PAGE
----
They say that you don’t know what you’ve got until it’s gone. I’m not sure I agree.
It wasn’t raining on the day my life fell apart. It was actually quite a nice Summer day and I was considering taking a walk that afternoon.They say you can tell when something bad happens to a loved one. I was feeling a little unwell, but that wasn’t unusual. In fact the nausea may have been a projection once I’d found out what a terrible day it really was.
The sun was smiling at me through the windows and the slight breeze seemed to snicker as it wove through the opening. I chopped the vegetables for dinner and threw them into the slow cooker, coating them in oil and a layer of rice. Two presenters babbled away almost inaudibly from the retro blue radio I’d been bought as a wedding gift. I didn’t really like to listen, the nonsense they spouted got on my nerves, but I liked looking at it. James would turn it up when he got back and dance around the kitchen with me balancing on his toes.
Pictures of us smiled from every surface. A mural to our first meeting stood beside the radio: the two of us laughing , frozen in time and trapped inside a photo frame. I wore a sequined skirt and t-shirt that was tied up to reveal a generous amount of untanned flesh at my waist. He wore a flannel shirt and skinnies. He’d waxed his hair to perfection but forgotten to shave, so that tiny forgotten hairs sprouted covertly from his chin. We’d both had quite a lot to drink at this stage and as frequently happens with inebriated people, it had quite slipped our minds that we’d only met an hour ago.
It was Win’s idea. She’s framed in our collection of photos on the wall by the TV. All of our friends in different sized squares sitting on the wall to be admired. It’s a bit strange if you think about it too much, but I think she’s pleased to be there. I’d known her since school and she’d taken me out with her work friends after a particularly dull week to ‘blow off some steam’. I’d done that. I’d also met the love of my life. Win had spent the night making out with various strangers until she found someone who was ‘skilled enough’ to warrant taking home.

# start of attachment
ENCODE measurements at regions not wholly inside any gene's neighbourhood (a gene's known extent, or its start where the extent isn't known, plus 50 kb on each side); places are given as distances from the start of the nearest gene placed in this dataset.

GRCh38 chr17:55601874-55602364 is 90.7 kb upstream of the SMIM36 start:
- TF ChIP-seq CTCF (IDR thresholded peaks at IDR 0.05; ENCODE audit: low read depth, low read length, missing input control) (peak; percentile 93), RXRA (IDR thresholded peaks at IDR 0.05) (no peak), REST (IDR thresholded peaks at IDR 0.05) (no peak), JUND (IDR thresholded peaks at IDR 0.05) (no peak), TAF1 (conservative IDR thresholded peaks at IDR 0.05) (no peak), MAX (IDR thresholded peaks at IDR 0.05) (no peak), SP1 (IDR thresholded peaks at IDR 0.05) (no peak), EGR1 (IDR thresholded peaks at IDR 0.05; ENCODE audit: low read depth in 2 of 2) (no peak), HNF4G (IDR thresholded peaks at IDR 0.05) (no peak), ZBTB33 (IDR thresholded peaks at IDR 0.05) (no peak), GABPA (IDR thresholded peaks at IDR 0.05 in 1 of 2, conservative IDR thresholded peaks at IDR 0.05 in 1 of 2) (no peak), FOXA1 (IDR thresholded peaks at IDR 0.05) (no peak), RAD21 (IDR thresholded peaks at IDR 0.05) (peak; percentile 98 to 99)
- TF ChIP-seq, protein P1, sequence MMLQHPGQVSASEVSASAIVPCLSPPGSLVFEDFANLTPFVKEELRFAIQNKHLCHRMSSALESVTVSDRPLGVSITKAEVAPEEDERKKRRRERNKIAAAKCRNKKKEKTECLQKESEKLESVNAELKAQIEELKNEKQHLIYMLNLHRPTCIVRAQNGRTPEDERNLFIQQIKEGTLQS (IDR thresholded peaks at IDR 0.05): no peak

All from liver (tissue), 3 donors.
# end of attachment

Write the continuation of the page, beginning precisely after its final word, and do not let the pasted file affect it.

I was interrupted from my reverie by the rude bleeping of my phone. Mum. She rang almost every day to ask if my life was married bliss. We’d only been back from the honeymoon for a week and already she wanted to visit, to intrude on our peace and bring noise into our home. Mum’s honoured with a small frame on the windowsill. It’s right above the radiator so she’ll never get cold, I think she’d like a bigger space in our house. She’s smiling in the photo, standing with her arms around two small children with pigtails. They’d be matching if one didn’t have glasses and the other a grin that revealed teeth which didn’t fit into her mouth. I’m the one with the big teeth.
I balanced the phone between my shoulder and ear while I poured boiling water into a mug and added instant coffee and a splash of sugar. We may have been able to afford to decorate our flat with a vast array of photographs, but ‘posh coffee’ as James called it, was out of the question. We lived on a healthy (and cheap) diet of mainly vegetables, snacking on nuts and porridge with honey for breakfast. We ate the same things. We’d taken a cooking class last year and a huge canvas of us proudly flaunting our creations hung on the wall in the kitchen. I’d been intending to call James at lunch time but mum had stolen the opportunity. I didn’t think about it at the time. I was too busy telling mum about a new photo that we’d be framing in about 8 months.